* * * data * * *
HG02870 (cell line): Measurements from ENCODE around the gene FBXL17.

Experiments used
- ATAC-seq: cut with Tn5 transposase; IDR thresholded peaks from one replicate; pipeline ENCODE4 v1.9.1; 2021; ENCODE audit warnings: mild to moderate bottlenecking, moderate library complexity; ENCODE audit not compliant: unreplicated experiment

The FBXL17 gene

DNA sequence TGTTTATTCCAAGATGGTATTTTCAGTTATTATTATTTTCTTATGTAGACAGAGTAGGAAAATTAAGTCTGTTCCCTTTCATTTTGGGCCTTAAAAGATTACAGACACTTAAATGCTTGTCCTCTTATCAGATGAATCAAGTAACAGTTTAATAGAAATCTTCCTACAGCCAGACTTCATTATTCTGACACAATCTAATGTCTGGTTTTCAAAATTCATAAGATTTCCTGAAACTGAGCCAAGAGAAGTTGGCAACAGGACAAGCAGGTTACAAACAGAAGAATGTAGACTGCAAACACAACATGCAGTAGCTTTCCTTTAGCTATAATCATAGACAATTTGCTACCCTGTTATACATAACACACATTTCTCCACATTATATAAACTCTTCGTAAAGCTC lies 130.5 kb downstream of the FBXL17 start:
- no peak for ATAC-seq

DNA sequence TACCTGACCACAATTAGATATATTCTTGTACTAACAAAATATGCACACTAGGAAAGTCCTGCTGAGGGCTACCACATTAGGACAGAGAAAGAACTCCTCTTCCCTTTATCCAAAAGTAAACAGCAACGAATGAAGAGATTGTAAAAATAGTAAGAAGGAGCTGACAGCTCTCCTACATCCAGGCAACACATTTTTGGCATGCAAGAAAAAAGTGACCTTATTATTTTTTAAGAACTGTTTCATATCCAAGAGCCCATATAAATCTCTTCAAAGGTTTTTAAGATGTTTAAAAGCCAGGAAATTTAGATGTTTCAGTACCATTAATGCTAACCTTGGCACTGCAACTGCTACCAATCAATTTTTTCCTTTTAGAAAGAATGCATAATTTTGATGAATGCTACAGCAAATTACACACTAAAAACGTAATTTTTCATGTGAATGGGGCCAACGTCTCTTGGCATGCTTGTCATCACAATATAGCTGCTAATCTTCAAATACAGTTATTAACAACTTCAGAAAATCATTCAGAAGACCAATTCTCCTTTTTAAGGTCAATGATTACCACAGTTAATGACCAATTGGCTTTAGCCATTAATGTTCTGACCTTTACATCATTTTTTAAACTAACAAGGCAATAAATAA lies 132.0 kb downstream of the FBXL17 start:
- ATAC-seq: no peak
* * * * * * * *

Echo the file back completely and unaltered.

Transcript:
HG02870 (cell line): Measurements from ENCODE around the gene FBXL17.

Experiments used
- ATAC-seq: cut with Tn5 transposase; IDR thresholded peaks from one replicate; pipeline ENCODE4 v1.9.1; 2021; ENCODE audit warnings: mild to moderate bottlenecking, moderate library complexity; ENCODE audit not compliant: unreplicated experiment

The FBXL17 gene

DNA sequence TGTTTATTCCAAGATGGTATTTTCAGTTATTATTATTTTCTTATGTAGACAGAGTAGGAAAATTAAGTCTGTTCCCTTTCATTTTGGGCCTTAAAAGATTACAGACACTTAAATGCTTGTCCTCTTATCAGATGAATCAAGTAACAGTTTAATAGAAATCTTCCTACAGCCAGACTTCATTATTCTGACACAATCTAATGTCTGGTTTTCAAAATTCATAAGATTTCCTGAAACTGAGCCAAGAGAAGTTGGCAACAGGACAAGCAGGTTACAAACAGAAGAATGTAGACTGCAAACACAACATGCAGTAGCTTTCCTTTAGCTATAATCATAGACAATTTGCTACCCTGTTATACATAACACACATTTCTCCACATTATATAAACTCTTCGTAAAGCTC lies 130.5 kb downstream of the FBXL17 start:
- no peak for ATAC-seq

DNA sequence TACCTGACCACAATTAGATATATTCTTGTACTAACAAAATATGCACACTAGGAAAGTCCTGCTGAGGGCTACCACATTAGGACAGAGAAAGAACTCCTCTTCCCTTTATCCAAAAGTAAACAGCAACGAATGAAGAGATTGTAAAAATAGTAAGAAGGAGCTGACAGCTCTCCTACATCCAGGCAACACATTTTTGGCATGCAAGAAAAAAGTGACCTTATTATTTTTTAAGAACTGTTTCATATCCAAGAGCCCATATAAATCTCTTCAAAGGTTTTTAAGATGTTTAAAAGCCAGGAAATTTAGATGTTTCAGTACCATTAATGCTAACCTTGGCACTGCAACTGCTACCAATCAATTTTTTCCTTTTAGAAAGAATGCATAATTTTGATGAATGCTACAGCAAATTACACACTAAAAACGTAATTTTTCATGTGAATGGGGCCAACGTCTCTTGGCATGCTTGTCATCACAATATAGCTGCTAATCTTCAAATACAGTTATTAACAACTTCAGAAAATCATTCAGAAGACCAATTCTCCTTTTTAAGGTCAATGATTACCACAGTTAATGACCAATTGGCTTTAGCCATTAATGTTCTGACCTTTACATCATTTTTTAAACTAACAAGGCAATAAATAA lies 132.0 kb downstream of the FBXL17 start:
- ATAC-seq: no peak